Choosing Online Tutorials (part 2)

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Online tutorials are often lead by experts you’d have no hope of meeting in your own community and provide resources that you might not be able to afford in either time or money offline.

My favorite video tutorials are well planned, beautifully produced, available for watching at any time, and come grouped in a set. Some online tutorials are published on a schedule similar to a regular community school program. Production values and the degree of interactivity might be very high, but unforeseen circumstances can cause you to miss sessions and lose your investment.

Here is an overview of the types of video tutorials available. To find particular a subject, just perform a web search by typing the subject name, followed by the short phrase “video tutorials.”

Free video tutorials

  • Generally seen on YouTube and Vimeo.
  • Production values may or may not be good.
  • Trainers are usually passionate about sharing knowledge.
  • Public TV or cable shows often post past programming here.

Low-cost video tutorials available through special interest groups

  • Do their range of subjects meet your needs?
  • Are members of the group asked to make presentations, and if so, are their skills good?
  • Are the tutorials uniform in quality?
  • Is supportive written material available?
  • Are they trying to drive their “numbers” through frequent email contact?

Smorgasbord video tutorials offered by groups like Lynda.com and Udemy.com

  • Does the hosting site guarantee quality or your money back?
  • Are the videos available here also seen for free on YouTube or Vimeo?
  • Are the videos up-to-date? This is a special consideration when you need technical and software training.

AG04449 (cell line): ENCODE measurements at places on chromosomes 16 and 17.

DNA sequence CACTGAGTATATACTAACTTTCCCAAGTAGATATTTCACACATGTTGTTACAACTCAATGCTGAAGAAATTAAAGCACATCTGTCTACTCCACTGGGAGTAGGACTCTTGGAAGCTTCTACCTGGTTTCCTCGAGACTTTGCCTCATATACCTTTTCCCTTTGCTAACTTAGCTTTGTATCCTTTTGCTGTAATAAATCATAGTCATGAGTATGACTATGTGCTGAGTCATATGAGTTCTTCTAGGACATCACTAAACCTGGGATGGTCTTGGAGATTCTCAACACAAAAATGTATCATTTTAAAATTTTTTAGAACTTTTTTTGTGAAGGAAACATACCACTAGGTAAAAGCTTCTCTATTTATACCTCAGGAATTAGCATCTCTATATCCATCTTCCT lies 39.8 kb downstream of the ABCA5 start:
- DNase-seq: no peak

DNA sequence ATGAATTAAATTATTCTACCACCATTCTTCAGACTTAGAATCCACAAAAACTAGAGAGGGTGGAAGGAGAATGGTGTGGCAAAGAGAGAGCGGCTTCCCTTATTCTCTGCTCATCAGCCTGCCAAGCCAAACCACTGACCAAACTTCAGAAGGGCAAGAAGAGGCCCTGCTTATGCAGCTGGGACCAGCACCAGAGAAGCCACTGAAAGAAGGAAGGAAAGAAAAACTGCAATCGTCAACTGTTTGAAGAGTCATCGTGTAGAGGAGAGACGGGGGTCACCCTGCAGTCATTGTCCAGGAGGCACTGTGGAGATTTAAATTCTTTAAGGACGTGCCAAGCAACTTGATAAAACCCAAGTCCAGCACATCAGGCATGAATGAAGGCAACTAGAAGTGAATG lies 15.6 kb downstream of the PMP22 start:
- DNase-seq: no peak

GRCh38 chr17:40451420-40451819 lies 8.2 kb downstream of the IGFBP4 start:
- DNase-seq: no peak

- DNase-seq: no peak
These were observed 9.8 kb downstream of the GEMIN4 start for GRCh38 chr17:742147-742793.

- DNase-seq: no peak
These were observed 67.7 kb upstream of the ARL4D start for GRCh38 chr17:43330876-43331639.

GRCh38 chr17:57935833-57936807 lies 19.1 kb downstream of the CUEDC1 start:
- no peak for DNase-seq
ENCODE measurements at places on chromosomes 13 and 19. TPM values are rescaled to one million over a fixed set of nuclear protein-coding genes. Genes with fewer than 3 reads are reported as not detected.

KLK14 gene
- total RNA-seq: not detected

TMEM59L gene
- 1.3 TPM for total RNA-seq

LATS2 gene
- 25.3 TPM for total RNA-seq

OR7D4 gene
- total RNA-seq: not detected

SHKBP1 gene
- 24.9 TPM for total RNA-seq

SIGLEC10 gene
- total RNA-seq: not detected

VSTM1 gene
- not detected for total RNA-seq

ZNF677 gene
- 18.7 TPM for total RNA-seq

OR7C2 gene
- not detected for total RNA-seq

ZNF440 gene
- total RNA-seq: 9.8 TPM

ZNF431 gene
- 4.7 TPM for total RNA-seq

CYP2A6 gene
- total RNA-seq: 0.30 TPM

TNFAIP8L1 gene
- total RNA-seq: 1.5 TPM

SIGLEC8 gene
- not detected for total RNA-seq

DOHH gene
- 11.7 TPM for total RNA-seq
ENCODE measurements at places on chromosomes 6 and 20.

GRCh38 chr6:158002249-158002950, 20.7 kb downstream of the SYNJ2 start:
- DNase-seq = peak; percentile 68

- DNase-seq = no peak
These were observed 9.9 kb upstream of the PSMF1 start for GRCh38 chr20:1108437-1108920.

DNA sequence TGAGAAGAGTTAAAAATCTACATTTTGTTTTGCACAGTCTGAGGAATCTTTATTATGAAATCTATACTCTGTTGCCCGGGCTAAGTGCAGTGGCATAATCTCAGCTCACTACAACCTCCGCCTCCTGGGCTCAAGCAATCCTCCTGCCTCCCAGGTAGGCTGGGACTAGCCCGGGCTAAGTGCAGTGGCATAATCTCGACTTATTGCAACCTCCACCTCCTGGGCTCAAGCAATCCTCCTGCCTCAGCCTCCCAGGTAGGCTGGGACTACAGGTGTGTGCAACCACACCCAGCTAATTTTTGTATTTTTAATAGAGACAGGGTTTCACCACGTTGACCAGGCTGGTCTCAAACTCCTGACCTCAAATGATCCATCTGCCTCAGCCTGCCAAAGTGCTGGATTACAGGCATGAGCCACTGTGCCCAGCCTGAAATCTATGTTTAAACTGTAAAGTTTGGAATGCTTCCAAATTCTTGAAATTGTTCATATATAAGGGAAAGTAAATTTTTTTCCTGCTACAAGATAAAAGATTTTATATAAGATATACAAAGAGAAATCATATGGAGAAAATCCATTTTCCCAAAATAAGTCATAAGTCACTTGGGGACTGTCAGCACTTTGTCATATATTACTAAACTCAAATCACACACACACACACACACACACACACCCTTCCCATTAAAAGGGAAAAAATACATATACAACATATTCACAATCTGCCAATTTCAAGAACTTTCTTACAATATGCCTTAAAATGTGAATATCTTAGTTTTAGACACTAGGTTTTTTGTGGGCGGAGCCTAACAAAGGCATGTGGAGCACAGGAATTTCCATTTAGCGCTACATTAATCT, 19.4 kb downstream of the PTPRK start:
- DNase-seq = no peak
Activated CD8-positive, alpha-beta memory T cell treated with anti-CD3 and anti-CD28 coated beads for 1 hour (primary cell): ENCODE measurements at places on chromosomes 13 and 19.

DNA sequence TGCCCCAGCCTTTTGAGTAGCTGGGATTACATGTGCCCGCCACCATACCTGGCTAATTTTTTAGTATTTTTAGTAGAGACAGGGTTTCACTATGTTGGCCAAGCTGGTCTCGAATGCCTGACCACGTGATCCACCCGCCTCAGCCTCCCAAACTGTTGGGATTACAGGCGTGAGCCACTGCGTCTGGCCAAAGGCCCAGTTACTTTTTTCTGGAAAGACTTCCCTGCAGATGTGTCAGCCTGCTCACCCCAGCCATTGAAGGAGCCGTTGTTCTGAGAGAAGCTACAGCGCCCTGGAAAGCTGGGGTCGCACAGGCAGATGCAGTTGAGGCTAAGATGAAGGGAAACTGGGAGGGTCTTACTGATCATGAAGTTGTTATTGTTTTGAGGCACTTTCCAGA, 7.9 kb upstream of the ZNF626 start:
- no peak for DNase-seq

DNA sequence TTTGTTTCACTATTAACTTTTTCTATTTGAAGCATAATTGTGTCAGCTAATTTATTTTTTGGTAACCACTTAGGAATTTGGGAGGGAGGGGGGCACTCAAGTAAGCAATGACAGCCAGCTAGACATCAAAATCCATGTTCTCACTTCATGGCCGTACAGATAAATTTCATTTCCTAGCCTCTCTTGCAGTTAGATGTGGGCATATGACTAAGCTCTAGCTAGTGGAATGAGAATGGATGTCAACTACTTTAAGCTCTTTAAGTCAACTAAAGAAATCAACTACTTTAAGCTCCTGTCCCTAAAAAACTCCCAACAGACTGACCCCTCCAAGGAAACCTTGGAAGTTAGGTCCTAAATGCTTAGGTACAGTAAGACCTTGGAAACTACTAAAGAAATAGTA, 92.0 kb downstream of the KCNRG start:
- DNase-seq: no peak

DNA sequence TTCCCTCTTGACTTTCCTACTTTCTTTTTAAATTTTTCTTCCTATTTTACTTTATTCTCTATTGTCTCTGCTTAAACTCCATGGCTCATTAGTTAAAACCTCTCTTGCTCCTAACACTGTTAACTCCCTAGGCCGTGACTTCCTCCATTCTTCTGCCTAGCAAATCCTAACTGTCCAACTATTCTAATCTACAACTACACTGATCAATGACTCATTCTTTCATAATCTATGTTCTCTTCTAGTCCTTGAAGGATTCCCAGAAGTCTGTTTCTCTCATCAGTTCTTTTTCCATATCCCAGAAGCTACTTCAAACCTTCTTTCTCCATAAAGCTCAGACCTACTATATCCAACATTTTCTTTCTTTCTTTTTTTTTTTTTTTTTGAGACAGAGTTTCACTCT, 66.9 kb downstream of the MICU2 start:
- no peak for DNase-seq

• Do they ever remove out-of-date tutorials from their catalog?

Brokered video tutorials

  • Brokered video tutorials are led by a popular specialist, such as the artist Carla Sonheim. The broker markets his or her own tutorials, plus those of friends and peers. If you like the specialist, you might find that person’s recommendations very appealing.

Classroom video tutorials

  • SketchbookSkool and Art Tutor are examples of online video tutorial producers that model their programs after traditional offline schools.  Viewing must take place on specific dates and times. Art Tutor also has tutorials you can watch at any time.

Video tutorial production groups that oversee content and production quality

  • Groups like www.Craftsy.com manage and produce hundreds of videos on art, sewing, cooking, crafts, and photography. All their tutorials are interactive, viewable at any time, and yours to keep online for life. Content and production values are high.
  • A relatively new group, called www.Masterclass.com, harness star power to teach acting, singing, writing, performance, sports, and photography. Like Craftsy, their tutorials are interactive, viewable at any time, and are yours to keep online for life.

The articles that follow in this section will mostly feature reviews of fee-based video tutorials that answer the question “are the fees worth it?” If we publish the review, then the answer is “yes.”

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Written by Karen Little (Karen@Littleviews.com) of Littleviews.com on April 21, 2016, all rights reserved by Littleviews.com. Please request reproduction permission.